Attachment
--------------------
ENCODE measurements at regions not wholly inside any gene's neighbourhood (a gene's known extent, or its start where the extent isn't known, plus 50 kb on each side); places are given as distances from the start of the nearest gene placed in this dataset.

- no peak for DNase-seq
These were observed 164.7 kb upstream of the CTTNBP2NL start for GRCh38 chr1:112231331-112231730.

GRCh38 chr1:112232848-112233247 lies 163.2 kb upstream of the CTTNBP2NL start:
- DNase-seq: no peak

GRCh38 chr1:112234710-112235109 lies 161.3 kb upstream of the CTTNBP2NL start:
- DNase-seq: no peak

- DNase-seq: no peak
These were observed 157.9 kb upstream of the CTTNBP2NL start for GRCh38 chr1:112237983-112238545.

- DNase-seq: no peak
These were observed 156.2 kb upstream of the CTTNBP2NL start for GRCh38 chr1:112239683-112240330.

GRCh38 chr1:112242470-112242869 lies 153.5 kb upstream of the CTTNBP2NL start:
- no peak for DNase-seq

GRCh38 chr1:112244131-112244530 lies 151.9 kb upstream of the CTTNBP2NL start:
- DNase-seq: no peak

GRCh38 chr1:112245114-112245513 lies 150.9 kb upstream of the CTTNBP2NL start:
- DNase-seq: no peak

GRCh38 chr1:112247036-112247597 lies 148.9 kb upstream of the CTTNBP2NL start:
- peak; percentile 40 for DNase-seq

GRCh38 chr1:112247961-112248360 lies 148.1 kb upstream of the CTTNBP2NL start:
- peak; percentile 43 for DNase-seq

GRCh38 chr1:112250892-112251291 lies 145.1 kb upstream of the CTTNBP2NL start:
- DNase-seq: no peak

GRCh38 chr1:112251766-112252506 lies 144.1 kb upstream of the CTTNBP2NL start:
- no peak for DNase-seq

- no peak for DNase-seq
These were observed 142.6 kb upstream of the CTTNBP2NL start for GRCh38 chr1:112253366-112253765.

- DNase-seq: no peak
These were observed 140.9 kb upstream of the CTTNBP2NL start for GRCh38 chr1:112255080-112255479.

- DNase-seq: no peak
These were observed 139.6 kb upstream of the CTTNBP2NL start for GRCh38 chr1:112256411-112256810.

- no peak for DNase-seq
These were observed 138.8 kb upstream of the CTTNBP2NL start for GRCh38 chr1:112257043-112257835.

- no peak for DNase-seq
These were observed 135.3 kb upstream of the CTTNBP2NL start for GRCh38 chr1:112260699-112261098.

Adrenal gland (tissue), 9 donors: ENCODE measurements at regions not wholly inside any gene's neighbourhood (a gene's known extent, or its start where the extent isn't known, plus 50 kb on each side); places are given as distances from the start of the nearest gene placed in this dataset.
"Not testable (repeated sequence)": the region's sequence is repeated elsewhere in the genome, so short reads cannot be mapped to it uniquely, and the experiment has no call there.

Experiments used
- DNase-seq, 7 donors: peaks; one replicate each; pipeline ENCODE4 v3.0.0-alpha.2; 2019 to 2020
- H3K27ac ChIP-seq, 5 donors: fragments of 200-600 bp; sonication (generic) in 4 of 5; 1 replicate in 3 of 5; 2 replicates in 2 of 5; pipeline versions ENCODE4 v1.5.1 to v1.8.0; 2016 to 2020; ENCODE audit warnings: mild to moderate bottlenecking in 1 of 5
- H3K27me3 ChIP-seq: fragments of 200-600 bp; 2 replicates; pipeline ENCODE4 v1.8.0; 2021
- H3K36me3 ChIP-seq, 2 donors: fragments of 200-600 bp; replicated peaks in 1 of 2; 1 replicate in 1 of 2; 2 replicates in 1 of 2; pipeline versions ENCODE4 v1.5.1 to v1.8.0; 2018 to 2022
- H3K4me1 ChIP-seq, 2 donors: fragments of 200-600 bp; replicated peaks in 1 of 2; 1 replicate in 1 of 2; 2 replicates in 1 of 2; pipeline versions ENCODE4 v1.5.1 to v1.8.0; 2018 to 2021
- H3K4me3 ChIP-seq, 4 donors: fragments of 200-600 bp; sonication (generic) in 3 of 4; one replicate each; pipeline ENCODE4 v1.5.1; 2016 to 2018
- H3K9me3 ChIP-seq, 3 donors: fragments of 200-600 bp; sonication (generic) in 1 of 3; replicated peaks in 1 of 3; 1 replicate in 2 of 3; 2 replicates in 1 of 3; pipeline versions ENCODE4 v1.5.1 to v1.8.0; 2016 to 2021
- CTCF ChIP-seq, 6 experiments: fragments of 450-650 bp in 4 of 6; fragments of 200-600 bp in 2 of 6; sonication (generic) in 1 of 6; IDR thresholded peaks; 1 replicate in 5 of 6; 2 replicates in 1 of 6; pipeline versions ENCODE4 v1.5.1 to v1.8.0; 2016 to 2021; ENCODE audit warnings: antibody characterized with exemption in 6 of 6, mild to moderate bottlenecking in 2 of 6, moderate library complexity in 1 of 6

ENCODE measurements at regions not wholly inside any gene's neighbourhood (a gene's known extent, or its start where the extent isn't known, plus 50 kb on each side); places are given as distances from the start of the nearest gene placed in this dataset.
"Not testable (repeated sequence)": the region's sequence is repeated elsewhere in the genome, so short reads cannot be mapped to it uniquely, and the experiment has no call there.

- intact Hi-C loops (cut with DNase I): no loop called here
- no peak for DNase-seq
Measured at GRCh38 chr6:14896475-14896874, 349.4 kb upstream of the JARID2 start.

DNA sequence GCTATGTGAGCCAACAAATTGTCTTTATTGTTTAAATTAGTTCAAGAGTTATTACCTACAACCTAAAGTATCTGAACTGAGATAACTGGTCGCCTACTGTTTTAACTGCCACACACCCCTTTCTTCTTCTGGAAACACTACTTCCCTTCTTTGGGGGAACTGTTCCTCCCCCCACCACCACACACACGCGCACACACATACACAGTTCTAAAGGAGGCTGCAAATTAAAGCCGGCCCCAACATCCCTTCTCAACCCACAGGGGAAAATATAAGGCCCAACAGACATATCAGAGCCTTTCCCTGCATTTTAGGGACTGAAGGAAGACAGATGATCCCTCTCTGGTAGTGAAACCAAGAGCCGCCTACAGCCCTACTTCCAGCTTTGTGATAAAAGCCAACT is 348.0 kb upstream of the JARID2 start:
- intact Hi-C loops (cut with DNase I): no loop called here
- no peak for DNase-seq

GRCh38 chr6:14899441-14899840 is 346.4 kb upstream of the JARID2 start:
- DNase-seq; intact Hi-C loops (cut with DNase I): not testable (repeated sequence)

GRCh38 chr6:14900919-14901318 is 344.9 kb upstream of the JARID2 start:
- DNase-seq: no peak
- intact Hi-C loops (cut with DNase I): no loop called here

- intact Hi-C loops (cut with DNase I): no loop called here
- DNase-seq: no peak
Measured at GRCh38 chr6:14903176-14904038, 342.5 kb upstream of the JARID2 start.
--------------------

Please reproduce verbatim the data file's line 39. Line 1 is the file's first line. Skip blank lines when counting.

- DNase-seq, 7 donors: peaks; one replicate each; pipeline ENCODE4 v3.0.0-alpha.2; 2019 to 2020